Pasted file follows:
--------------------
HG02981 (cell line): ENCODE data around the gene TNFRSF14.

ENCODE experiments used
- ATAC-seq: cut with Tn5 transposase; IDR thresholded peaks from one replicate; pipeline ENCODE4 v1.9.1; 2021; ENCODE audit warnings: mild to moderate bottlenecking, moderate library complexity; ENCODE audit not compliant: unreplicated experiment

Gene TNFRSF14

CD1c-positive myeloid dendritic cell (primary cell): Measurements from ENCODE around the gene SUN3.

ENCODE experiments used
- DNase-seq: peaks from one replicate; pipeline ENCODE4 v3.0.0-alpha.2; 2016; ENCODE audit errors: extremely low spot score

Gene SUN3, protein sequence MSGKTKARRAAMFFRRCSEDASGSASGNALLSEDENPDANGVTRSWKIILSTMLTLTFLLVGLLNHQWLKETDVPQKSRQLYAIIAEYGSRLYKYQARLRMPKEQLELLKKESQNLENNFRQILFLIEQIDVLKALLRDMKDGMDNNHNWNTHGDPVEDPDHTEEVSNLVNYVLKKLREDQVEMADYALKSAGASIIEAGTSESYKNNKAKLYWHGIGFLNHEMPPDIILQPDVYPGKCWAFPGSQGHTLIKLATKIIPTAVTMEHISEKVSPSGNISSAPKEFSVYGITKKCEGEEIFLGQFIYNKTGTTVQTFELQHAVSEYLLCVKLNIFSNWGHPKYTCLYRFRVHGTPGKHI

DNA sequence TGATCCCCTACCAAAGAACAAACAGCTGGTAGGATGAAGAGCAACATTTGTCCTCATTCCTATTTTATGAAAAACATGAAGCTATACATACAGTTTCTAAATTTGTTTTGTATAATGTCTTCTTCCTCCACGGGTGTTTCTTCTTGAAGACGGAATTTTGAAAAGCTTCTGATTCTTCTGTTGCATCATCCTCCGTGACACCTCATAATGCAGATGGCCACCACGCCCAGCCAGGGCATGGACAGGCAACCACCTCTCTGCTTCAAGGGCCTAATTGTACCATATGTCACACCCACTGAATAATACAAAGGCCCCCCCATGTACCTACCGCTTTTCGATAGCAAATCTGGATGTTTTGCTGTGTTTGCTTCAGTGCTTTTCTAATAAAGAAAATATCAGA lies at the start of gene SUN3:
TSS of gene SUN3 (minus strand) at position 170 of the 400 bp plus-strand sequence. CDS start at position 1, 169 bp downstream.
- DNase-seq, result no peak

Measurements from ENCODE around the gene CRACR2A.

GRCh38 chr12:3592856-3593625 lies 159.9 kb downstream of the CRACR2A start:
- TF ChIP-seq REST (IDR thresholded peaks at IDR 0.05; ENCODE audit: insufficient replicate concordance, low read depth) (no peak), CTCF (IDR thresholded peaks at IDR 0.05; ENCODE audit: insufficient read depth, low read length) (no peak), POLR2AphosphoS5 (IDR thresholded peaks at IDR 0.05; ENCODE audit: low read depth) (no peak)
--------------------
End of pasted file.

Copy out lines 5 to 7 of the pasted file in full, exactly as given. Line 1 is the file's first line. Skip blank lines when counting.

CD1c-positive myeloid dendritic cell (primary cell): Measurements from ENCODE around the gene SUN3.

ENCODE experiments used
- DNase-seq: peaks from one replicate; pipeline ENCODE4 v3.0.0-alpha.2; 2016; ENCODE audit errors: extremely low spot score